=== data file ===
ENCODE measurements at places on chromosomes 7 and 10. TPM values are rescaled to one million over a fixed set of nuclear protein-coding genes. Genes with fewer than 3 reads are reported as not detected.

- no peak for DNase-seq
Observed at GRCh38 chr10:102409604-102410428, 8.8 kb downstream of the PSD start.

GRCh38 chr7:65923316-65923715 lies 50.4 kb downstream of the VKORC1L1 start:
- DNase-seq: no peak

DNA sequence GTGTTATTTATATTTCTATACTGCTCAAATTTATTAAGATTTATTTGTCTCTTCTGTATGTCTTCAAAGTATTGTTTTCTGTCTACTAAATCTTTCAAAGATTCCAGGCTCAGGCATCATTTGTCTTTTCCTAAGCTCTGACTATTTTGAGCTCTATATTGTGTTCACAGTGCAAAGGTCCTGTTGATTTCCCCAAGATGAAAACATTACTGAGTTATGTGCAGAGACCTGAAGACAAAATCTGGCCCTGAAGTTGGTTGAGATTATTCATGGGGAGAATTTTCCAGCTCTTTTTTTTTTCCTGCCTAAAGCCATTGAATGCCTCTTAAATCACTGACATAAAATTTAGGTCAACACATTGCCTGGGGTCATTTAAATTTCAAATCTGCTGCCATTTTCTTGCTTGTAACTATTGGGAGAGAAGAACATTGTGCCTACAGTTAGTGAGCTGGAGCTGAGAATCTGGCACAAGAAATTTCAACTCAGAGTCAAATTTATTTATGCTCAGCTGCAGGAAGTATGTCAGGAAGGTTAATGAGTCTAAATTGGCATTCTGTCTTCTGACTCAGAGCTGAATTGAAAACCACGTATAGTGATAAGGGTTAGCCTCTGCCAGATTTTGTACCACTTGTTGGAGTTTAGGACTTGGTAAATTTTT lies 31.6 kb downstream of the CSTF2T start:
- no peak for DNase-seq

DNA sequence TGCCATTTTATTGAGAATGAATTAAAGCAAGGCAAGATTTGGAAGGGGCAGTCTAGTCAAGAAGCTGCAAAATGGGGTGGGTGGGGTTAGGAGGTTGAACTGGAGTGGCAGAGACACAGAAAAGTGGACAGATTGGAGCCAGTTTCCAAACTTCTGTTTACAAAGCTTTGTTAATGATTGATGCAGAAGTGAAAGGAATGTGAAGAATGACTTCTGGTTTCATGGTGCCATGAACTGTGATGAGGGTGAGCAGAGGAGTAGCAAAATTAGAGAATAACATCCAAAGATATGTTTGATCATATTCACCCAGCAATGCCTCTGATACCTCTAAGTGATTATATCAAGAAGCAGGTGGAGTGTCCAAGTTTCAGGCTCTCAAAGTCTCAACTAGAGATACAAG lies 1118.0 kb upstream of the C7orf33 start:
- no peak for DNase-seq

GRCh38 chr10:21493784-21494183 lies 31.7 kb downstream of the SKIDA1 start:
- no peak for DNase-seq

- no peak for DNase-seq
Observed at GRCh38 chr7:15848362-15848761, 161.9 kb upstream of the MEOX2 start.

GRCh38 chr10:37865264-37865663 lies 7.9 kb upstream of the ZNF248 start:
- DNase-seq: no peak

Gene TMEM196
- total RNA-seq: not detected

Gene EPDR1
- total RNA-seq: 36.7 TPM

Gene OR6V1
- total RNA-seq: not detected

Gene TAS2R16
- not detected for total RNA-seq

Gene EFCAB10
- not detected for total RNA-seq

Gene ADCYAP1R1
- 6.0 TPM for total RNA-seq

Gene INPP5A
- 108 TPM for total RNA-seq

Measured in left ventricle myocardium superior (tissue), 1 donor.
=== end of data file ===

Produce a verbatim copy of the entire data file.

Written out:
ENCODE measurements at places on chromosomes 7 and 10. TPM values are rescaled to one million over a fixed set of nuclear protein-coding genes. Genes with fewer than 3 reads are reported as not detected.

- no peak for DNase-seq
Observed at GRCh38 chr10:102409604-102410428, 8.8 kb downstream of the PSD start.

GRCh38 chr7:65923316-65923715 lies 50.4 kb downstream of the VKORC1L1 start:
- DNase-seq: no peak

DNA sequence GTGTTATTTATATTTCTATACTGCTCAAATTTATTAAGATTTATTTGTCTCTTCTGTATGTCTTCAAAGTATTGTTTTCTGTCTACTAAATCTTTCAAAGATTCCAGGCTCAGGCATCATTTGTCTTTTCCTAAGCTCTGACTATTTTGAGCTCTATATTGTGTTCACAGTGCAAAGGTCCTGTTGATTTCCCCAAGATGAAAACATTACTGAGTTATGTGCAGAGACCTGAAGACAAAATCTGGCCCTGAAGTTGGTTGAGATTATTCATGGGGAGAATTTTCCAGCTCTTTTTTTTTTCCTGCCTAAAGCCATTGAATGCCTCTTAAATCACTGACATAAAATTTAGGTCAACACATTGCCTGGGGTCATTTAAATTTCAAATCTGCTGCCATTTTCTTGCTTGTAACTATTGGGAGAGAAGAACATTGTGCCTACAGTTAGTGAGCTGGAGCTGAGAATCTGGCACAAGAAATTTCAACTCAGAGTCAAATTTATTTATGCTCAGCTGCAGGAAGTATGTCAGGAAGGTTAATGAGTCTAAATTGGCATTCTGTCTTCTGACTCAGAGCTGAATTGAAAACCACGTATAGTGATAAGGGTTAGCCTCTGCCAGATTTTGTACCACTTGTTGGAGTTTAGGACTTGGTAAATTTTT lies 31.6 kb downstream of the CSTF2T start:
- no peak for DNase-seq

DNA sequence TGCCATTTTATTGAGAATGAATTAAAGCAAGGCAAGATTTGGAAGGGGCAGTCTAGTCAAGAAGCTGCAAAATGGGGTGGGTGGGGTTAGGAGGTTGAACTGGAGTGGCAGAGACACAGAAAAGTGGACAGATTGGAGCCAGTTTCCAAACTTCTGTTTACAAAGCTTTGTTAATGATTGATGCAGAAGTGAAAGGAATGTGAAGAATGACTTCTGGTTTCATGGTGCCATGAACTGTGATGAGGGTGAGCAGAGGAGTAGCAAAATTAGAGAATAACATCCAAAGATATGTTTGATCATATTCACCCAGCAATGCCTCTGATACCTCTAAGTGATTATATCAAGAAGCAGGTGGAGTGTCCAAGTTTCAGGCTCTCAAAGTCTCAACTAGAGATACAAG lies 1118.0 kb upstream of the C7orf33 start:
- no peak for DNase-seq

GRCh38 chr10:21493784-21494183 lies 31.7 kb downstream of the SKIDA1 start:
- no peak for DNase-seq

- no peak for DNase-seq
Observed at GRCh38 chr7:15848362-15848761, 161.9 kb upstream of the MEOX2 start.

GRCh38 chr10:37865264-37865663 lies 7.9 kb upstream of the ZNF248 start:
- DNase-seq: no peak

Gene TMEM196
- total RNA-seq: not detected

Gene EPDR1
- total RNA-seq: 36.7 TPM

Gene OR6V1
- total RNA-seq: not detected

Gene TAS2R16
- not detected for total RNA-seq

Gene EFCAB10
- not detected for total RNA-seq

Gene ADCYAP1R1
- 6.0 TPM for total RNA-seq

Gene INPP5A
- 108 TPM for total RNA-seq

Measured in left ventricle myocardium superior (tissue), 1 donor.